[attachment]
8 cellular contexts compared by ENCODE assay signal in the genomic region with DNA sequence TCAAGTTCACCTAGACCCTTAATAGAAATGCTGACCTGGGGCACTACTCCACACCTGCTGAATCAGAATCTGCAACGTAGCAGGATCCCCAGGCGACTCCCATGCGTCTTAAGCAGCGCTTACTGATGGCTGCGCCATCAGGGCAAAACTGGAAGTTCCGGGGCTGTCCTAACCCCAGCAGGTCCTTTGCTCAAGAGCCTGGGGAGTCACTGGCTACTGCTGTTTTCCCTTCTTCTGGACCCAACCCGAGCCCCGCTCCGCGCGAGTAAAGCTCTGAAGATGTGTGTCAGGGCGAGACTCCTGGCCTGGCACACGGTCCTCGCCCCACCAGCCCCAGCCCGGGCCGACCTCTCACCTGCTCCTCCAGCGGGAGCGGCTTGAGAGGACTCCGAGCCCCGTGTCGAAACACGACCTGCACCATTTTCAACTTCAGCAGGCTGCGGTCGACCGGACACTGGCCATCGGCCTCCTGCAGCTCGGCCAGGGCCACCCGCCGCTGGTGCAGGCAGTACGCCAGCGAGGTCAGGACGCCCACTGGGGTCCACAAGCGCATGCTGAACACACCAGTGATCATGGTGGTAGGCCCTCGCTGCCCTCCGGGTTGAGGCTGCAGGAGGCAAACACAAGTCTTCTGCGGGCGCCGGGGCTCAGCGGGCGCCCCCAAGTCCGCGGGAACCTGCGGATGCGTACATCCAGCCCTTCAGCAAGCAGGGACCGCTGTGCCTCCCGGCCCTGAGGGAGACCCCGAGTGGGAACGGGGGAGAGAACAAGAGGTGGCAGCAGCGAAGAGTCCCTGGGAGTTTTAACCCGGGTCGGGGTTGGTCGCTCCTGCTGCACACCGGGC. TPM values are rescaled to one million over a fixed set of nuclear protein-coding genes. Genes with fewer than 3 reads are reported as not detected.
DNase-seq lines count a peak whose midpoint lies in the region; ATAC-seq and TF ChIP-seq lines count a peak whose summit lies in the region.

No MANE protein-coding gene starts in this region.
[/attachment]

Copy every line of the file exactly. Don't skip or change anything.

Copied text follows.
8 cellular contexts compared by ENCODE assay signal in the genomic region with DNA sequence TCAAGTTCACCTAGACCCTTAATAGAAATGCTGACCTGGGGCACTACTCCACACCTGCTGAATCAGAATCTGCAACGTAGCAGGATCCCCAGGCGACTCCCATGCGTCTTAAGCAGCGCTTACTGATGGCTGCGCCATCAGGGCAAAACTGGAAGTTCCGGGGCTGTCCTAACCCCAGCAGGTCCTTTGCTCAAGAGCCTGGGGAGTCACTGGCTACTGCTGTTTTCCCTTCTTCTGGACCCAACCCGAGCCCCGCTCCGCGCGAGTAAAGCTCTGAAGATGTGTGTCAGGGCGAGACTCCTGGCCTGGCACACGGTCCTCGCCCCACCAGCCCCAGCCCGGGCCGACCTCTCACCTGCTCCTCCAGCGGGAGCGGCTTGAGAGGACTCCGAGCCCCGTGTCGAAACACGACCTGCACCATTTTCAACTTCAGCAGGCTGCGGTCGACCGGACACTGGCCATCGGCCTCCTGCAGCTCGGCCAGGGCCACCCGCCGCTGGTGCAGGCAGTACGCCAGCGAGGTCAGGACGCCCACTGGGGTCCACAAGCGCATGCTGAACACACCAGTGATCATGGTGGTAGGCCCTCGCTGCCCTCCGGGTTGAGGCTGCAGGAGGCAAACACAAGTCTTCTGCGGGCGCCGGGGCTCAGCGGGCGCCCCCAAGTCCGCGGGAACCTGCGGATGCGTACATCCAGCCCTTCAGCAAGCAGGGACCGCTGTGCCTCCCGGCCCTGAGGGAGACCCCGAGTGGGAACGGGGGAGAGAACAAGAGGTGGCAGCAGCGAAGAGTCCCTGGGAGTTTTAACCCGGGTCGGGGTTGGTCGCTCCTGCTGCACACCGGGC. TPM values are rescaled to one million over a fixed set of nuclear protein-coding genes. Genes with fewer than 3 reads are reported as not detected.
DNase-seq lines count a peak whose midpoint lies in the region; ATAC-seq and TF ChIP-seq lines count a peak whose summit lies in the region.

No MANE protein-coding gene starts in this region.